The Real “State of Blockchain”: Have Imagination and Enthusiasm Outrun Development?
In 2017, the global blockchain market reached a $411.5 million valuation, according to Research and Markets. By 2022, it is expected to grow to $7,683.7 million, at a Compound Annual Growth Rate (CAGR) of 79.6%. However, the question of how credible the current drivers of the market are and whether blockchain technology has truly gained the status of an ‘industry’ in the usual sense remains.
If we define the blockchain market as consisting of three different approaches to implement the technology, we should refer to CoinDesk's State of Blockchain 2018 report. The authors of the report explain that when we speak about the blockchain market, we are talking about public blockchains, enterprise blockchains and hybrid models that, for example, build on public blockchain infrastructure or provide technology for permissioned networks. In this context, it is important to note that, while a public blockchain has already produced a real-world application of the technology in Bitcoin, the other two approaches are still to be tested and it might take years of research and development until we see some successful projects and realistic solutions. Does it really sound like an industry yet?
Table 1: From CoinDesk’s State of Blockchain 2018 report
Nevertheless, blockchain technology is considered an industry of its own by a number of leading computer scientists, including Peter Todd, an applied cryptography consultant, and Zooko Wilcox, computer security specialist and Zcash founder. Prior to Genesis London Conference, a major blockchain conference, they shared their views on the current state of blockchain, its emerging capabilities, projects solving real-world problems, current trends and possible future developments.
“Scammers often use the term ‘blockchain’ to push things that don't really work and don’t really exist”, remarked Todd. “That’s a bit unfortunate because it overshadows how chains of blocks are a useful cryptography technique”. He believes that there is a genuine industry of real companies solving real problems that are making use of the technology. Like many things, a lot of the tech needed to use a blockchain has been around or in development for a very long time, but once you fit all the pieces together it makes the leap from ‘in theory you can do this’ to ‘yes you can actually do this’. “That’s where we are seeing real applications making that final leap to deployable products and services”, Todd concluded.
“There is an industry”, agreed Wilcox, “but there is also a space of non-industrial and non-commercial people who are researchers, activists, individuals, volunteers — just passionate people who are not part of an industry. So there is both an industry made up of a bunch of commercial companies and there’s also a greater community around it.
Emerging capabilities of blockchains
The client-side validation approach, zero-knowledge proofs and decentralisation of control are some of the most interesting capabilities of blockchains as seen by researchers and developers.
“For the Bitcoin or Ethereum model, every node has to process every transaction, which doesn't scale and is obviously a huge problem, whereas, in the client-side approach, because you can pick and choose what you're validating, I can prove to you that something is true by referencing the shared data structure. “Here, you have much better options for scalability”, said Todd. “You have much better ways of restricting who sees what data and reducing the data that everyone has to validate.”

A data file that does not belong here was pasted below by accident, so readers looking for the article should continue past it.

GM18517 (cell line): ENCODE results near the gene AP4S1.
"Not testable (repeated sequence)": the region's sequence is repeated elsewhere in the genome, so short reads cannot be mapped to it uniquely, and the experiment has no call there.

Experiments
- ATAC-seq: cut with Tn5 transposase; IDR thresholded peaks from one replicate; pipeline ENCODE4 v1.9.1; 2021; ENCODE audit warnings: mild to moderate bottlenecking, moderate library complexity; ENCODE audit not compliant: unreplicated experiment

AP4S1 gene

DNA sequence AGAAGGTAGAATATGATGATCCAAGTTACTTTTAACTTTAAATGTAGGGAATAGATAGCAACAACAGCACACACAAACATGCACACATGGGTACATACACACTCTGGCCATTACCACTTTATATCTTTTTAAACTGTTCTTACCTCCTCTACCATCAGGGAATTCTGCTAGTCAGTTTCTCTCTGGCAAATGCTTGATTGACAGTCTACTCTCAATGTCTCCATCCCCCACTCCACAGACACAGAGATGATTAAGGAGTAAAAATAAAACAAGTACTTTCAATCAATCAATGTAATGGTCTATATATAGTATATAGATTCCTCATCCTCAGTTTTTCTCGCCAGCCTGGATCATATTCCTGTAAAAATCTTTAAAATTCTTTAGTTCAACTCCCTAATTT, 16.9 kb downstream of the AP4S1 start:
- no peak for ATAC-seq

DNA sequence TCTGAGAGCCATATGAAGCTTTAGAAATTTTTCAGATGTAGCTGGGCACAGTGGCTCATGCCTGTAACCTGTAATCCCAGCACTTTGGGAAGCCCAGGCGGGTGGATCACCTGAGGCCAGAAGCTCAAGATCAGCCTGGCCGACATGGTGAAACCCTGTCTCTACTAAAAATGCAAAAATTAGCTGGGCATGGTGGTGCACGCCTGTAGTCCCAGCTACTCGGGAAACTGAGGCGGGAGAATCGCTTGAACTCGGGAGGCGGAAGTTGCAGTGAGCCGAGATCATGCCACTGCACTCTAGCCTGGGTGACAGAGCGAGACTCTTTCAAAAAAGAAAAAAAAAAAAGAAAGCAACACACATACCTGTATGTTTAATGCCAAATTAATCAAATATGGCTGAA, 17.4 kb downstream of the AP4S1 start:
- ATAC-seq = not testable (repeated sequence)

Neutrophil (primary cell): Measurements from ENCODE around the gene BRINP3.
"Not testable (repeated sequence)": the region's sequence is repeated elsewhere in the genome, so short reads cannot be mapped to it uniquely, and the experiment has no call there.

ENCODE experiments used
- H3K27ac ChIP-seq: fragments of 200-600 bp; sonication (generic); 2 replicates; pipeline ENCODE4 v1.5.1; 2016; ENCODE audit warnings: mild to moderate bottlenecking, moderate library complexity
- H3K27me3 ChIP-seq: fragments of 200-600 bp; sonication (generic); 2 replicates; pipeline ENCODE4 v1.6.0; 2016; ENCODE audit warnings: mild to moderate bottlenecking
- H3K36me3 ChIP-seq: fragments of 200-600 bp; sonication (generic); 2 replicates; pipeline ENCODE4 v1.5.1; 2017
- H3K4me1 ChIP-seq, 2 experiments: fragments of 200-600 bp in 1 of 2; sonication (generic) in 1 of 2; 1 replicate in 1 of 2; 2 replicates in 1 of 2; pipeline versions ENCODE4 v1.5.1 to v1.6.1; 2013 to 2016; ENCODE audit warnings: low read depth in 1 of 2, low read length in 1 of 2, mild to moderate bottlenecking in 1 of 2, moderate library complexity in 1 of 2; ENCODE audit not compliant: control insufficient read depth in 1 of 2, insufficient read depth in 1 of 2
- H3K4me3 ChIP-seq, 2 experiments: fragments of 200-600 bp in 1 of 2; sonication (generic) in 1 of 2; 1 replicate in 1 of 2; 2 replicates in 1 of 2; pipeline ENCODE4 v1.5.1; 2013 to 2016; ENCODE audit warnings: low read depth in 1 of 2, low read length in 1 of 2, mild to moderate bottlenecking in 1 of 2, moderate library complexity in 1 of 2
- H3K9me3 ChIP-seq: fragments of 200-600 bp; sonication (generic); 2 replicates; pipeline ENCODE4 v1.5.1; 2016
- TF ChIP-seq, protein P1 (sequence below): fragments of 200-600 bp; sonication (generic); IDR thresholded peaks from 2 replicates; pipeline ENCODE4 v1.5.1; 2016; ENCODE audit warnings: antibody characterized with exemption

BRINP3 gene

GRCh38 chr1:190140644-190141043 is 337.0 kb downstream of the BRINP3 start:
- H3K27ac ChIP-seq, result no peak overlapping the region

“That’s still in the pipeline, and you need a very different software approach to achieve it, and often it’s an approach that doesn't need coins. In fact, it’s inherently against coins in that, since you don't have the shared global consensus, which is how you create ICO tokens and things like that, you’re definitely not in an architecture where you need to have coins attached. It’s just a pure service like any other crypto, it’s coming but it’s a bit slower than it could, precisely because it’s tricky to make a ton of money off,” Todd concludes.
Zero-knowledge proofs are coming soon too, for example, Blockstream’s Bulletproofs. Client-side approaches have many of these advantages simply because they’re zero-knowledge, in the sense that, people not participating in the transaction do not have that data. That’s a very strong way to achieve privacy and scale — just don't give the data to the other person.
Where will all these innovations come from? Probably not from tech giants, according to Peter Todd, noting that “tech giants don't tend to do novel things”. Thus, IBM might be suggesting accelerator partnerships, education and projects based on permissioned blockchains, but are largely more interested in products that they can sell on a large scale. “Why are they going to come up with something revolutionary? Their goal is to help you do boring business-y things”, commented Todd.
Table 2. IBM Blockchain projects from CoinDesk’s State of Blockchain 2018 report
Decentralisation of control applies both to public and private blockchains, believes Zooko Wilcox. The only reason people might want a private blockchain is if they’re eliminating a central point of control in their private enterprise structure; that’s often potentially valuable and disruptive for improving the enterprise. The value that blockchain provides to that group is that no one within the group has power over the others.
“If you replace your central agency with a blockchain, then you are not relying on the centralised agency which doesn't exist anymore and you’re not paying a fee to that centralised agency which is a monopoly”, Wilcox explains. “Instead you have to participate in the decentralised blockchain network within your private consortia. It’s not yet been proved that that’s better, but it plausibly better”.